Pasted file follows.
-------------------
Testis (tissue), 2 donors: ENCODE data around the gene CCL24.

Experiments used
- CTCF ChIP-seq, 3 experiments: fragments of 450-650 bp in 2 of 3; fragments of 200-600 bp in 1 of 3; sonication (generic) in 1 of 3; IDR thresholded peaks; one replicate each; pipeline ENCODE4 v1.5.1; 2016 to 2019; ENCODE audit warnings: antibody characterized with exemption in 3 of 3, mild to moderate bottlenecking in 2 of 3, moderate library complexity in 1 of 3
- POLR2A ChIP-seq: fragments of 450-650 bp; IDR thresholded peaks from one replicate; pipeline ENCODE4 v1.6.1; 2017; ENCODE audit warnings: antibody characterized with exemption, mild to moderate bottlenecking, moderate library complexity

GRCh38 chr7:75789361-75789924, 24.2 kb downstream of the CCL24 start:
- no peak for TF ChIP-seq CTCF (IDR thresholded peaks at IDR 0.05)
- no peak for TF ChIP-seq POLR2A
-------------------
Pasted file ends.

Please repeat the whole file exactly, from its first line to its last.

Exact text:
Testis (tissue), 2 donors: ENCODE data around the gene CCL24.

Experiments used
- CTCF ChIP-seq, 3 experiments: fragments of 450-650 bp in 2 of 3; fragments of 200-600 bp in 1 of 3; sonication (generic) in 1 of 3; IDR thresholded peaks; one replicate each; pipeline ENCODE4 v1.5.1; 2016 to 2019; ENCODE audit warnings: antibody characterized with exemption in 3 of 3, mild to moderate bottlenecking in 2 of 3, moderate library complexity in 1 of 3
- POLR2A ChIP-seq: fragments of 450-650 bp; IDR thresholded peaks from one replicate; pipeline ENCODE4 v1.6.1; 2017; ENCODE audit warnings: antibody characterized with exemption, mild to moderate bottlenecking, moderate library complexity

GRCh38 chr7:75789361-75789924, 24.2 kb downstream of the CCL24 start:
- no peak for TF ChIP-seq CTCF (IDR thresholded peaks at IDR 0.05)
- no peak for TF ChIP-seq POLR2A